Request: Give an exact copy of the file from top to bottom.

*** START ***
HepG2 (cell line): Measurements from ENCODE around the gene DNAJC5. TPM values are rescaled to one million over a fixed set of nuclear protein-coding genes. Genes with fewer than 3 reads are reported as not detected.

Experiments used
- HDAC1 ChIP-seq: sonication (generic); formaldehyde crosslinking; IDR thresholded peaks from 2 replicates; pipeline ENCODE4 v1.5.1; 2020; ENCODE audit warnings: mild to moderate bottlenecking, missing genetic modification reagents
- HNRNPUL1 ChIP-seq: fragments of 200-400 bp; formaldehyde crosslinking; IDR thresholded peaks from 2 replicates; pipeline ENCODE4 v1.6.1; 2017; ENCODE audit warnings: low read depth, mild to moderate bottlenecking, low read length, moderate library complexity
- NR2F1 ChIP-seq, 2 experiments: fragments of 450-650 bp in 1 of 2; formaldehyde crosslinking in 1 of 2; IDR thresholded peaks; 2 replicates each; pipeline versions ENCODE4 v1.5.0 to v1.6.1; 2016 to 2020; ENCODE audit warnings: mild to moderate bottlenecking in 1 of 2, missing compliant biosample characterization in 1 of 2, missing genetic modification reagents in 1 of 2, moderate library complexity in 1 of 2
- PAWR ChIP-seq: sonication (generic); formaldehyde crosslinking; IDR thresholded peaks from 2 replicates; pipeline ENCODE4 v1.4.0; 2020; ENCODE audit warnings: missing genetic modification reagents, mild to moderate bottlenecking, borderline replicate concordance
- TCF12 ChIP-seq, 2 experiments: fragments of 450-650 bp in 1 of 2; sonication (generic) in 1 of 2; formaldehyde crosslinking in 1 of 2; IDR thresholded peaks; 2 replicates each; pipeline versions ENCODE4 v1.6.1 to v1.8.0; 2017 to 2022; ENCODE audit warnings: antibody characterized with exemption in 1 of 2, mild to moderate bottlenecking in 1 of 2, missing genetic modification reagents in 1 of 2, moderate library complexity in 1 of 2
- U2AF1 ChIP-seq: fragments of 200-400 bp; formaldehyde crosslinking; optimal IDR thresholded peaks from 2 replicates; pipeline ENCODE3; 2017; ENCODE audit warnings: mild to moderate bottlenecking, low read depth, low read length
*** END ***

HepG2 (cell line): Measurements from ENCODE around the gene DNAJC5. TPM values are rescaled to one million over a fixed set of nuclear protein-coding genes. Genes with fewer than 3 reads are reported as not detected.

Experiments used
- HDAC1 ChIP-seq: sonication (generic); formaldehyde crosslinking; IDR thresholded peaks from 2 replicates; pipeline ENCODE4 v1.5.1; 2020; ENCODE audit warnings: mild to moderate bottlenecking, missing genetic modification reagents
- HNRNPUL1 ChIP-seq: fragments of 200-400 bp; formaldehyde crosslinking; IDR thresholded peaks from 2 replicates; pipeline ENCODE4 v1.6.1; 2017; ENCODE audit warnings: low read depth, mild to moderate bottlenecking, low read length, moderate library complexity
- NR2F1 ChIP-seq, 2 experiments: fragments of 450-650 bp in 1 of 2; formaldehyde crosslinking in 1 of 2; IDR thresholded peaks; 2 replicates each; pipeline versions ENCODE4 v1.5.0 to v1.6.1; 2016 to 2020; ENCODE audit warnings: mild to moderate bottlenecking in 1 of 2, missing compliant biosample characterization in 1 of 2, missing genetic modification reagents in 1 of 2, moderate library complexity in 1 of 2
- PAWR ChIP-seq: sonication (generic); formaldehyde crosslinking; IDR thresholded peaks from 2 replicates; pipeline ENCODE4 v1.4.0; 2020; ENCODE audit warnings: missing genetic modification reagents, mild to moderate bottlenecking, borderline replicate concordance
- TCF12 ChIP-seq, 2 experiments: fragments of 450-650 bp in 1 of 2; sonication (generic) in 1 of 2; formaldehyde crosslinking in 1 of 2; IDR thresholded peaks; 2 replicates each; pipeline versions ENCODE4 v1.6.1 to v1.8.0; 2017 to 2022; ENCODE audit warnings: antibody characterized with exemption in 1 of 2, mild to moderate bottlenecking in 1 of 2, missing genetic modification reagents in 1 of 2, moderate library complexity in 1 of 2
- U2AF1 ChIP-seq: fragments of 200-400 bp; formaldehyde crosslinking; optimal IDR thresholded peaks from 2 replicates; pipeline ENCODE3; 2017; ENCODE audit warnings: mild to moderate bottlenecking, low read depth, low read length